By Lisa Johnston
New products on display at the American International Toy Fair, held in N
After a rocky year, marked by a mandate from the Federal Communications Commission (FCC) to clear certain radar detectors off store shelves in only three months, most suppliers are rebounding and expect 2003 sales to remain at least even with last year's performance.
Suppliers Cobra, Whistler and Rocky Mountain Radar are introducing the first radar detectors to detect the new POP radar guns and nearly every supplier said they improved radar sensitivity in their 2003 lineups.
Last year, they said, was one of the most challenging years in the history of the market.
"Many people say the FCC really caused the industry to falter a little bit," said Donal Rich, national sales manager for Beltronics. He claimed that three vendors were forced to run fire sales of 60 percent to 70 percent off non-FCC compliant products in order to clear through inventory. Also Uniden announced in the fourth quarter that it expects to leave the radar detector market by spring.
The economy was also a challenge. "This year has been an unusual year. We've not faced a year like this in a while. Consumer confidence was weak and people just didn't seem to respond to advertising," said Rich. He reported Bel sales were up, although industry dollar sales were down.
Escort executive VP Gary Oppito noted, "I really believe the FCC ruling had a more negative impact on our industry than any single event in the industry's history. It was felt by manufacturers, retailers and consumers. The inconvenience of dealing with compliant and non-compliant products in such a narrow time window created an unnecessary burden on our retail partners, and the consumer became concerned that the product was not legal."
On July 19, the FCC ruled that certain radar detectors were interfering with credit card terminals in gas stations and other terminals known as VSAT (Very Small Aperture Terminals). The FCC required suppliers to reduce emissions in the 11.7 GHz to 12.2 GHz band and gave suppliers and retailers only 30 and 60 days, respectively, from the publication of the FCC ruling in the Federal Register to comply. Then the FCC granted a 30-day extension to retailers, still resulting in the shortest compliance deadline in the history of such FCC rulings, said suppliers.
Cobra sales and marketing VP, Tony Mirabelli, said the FCC went so far as to cite certain retailers who still had non-compliant product on the shelves after the Oct. 27 deadline. "The FCC was actually visiting retailers and checking products and citing retailers for selling non-compliant product that they forgot about, or that remained in inventory in the confusion of the switchover. It was disappointing. I knew that the satellite industry has a strong lobby group and is influential in D.C. compared to the radar detector industry, but I never realized how strong they really are."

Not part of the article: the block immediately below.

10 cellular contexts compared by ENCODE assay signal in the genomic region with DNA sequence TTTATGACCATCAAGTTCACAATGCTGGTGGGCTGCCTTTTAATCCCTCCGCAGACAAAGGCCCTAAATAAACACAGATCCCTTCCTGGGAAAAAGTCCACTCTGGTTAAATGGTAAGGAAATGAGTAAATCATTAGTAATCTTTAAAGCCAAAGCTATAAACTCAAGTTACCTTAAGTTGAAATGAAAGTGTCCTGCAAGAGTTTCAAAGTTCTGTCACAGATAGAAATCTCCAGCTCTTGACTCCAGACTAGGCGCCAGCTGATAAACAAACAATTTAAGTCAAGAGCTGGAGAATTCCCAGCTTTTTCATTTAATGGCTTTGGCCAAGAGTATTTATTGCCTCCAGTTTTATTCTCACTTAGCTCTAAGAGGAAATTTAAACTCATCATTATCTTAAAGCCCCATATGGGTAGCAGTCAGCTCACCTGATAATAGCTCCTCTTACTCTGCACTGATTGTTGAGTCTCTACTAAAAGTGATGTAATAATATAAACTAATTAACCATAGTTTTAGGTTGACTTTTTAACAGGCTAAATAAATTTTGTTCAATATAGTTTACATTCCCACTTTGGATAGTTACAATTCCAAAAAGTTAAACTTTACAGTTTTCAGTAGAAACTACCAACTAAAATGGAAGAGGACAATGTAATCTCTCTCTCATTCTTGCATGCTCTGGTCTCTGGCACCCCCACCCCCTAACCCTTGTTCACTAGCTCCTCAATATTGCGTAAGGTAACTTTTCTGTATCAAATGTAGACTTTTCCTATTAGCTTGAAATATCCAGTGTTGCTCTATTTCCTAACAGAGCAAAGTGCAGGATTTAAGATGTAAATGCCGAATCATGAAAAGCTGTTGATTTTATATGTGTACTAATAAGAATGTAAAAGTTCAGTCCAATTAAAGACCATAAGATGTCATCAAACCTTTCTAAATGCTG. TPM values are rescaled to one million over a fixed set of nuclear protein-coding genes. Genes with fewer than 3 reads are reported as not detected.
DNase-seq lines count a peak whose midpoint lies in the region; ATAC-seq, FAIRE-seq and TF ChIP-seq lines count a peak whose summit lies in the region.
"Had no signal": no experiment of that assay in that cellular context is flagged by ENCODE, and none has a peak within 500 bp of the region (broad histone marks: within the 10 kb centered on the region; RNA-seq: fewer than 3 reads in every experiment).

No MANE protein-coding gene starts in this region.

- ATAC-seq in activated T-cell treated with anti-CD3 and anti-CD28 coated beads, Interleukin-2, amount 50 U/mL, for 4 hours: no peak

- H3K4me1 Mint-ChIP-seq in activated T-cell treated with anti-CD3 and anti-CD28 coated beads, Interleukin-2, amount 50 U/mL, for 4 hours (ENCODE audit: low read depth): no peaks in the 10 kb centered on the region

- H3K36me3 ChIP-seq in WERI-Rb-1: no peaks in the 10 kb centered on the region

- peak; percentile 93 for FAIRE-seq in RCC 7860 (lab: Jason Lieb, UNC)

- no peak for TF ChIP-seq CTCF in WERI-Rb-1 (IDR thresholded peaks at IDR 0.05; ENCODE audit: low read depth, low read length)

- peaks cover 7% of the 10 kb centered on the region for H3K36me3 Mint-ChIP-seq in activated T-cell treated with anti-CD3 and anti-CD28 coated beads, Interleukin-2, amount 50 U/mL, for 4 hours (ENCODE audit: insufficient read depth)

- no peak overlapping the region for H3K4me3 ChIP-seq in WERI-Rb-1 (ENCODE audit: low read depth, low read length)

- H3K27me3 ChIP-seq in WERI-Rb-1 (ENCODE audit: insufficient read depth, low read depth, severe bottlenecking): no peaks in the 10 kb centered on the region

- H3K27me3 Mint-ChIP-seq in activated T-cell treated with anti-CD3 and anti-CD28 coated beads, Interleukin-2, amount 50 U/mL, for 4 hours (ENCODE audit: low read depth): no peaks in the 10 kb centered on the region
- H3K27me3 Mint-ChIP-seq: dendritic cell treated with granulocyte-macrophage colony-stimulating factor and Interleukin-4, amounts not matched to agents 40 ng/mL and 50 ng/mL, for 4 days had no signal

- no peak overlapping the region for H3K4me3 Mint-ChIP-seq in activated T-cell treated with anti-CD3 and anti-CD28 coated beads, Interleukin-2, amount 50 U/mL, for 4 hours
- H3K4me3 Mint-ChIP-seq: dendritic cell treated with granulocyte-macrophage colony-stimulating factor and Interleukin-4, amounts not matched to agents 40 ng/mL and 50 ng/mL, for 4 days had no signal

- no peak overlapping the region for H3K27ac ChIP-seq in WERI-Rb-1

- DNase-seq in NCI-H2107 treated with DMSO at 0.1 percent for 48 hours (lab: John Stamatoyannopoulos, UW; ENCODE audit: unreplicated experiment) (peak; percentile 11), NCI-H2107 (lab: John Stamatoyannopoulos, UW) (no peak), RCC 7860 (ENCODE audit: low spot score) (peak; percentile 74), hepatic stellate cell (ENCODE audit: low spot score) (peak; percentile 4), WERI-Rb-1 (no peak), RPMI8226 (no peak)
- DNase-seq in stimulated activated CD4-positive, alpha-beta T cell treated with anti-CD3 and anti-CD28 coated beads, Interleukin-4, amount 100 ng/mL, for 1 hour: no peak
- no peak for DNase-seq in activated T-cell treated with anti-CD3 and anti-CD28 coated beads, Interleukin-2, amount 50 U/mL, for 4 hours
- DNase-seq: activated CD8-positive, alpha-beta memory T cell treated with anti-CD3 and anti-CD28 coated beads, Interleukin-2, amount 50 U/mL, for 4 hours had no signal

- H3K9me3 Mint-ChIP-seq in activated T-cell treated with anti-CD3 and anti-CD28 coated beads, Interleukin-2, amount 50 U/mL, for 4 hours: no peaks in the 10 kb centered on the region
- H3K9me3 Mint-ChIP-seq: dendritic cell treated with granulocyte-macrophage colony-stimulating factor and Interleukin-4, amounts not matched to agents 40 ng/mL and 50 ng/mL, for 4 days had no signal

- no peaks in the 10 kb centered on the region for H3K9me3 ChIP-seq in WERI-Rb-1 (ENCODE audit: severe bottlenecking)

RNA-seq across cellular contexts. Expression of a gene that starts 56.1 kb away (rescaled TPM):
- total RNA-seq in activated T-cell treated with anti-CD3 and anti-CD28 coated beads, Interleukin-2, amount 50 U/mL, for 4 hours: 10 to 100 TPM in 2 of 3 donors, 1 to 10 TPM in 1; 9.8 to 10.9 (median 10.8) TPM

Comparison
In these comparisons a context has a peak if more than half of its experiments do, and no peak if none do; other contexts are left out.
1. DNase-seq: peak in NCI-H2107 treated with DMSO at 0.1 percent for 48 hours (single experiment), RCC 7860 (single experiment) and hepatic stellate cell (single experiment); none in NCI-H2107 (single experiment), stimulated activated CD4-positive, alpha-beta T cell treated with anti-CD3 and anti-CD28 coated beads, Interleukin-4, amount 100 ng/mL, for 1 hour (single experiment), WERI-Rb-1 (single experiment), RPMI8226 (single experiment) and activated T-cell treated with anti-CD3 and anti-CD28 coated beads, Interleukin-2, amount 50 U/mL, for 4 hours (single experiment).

As a result of the large clearance sales last year, industry unit sales were up but dollar volume was down from the year prior, said Rich.
This year, expect sales to remain flat or slightly down from 2002, said Mirabelli, noting that the exit of Uniden, and its selection of leader products, may cause the loss of some low-end sales. Beltronics said it expects sales to remain flat.
In new products for 2003, Escort is shipping a cordless detector that claims to improve range by more than 400 percent. The Escort Solo S2 has a new high-resolution graphic display and improved power management, the company said. The S2 uses two AA batteries, which last 35 to 40 hours, and it can also operate with the Escort SmartCord. It is expected to ship this month at $329.95.
Also from Escort are the Passport 7500S and the Passport SR7. The 7500 improves performance by up to 100 percent on the KA band, and it is expected to ship in March at a suggested retail price of $229.95, said Escort. The Passport SR7 replaces the SR1 and claims easier installation and improved performance. The installed price for the SR7 is approximately $1,099.
Cobra showed at International CES 11 new models, including two new high-end units with 11-band detection, which can detect POP guns. The company also introduced a SmartPower feature that automatically shuts off the detector if it senses the car has been off for over 30 minutes.
Beltronics is offering three new Express models with added features at lower prices. The company also said it will announce a new venture next month at the MERA Knowledgefest. The new Express models include the 910 at $99.95, the 920 at $139.95, and the 930 at $169.95.
Whistler's new high-end model is the 1793SE, which offers increased performance in the X, K, KA and laser bands and can detect the new POP guns. The unit has a digital compass and memo recorder with voice alert and a power-saver function. The 1793SE is expected to ship in May at a suggested retail price of $249.94.
This TWICE webinar, hosted by senior editor Alan Wolf, will take a look at what may be the hottest CE products at retail that will be sold during the all-important fourth quarter. Top technologies, market strategies and industry trends will be discussed with industry analysts and executives.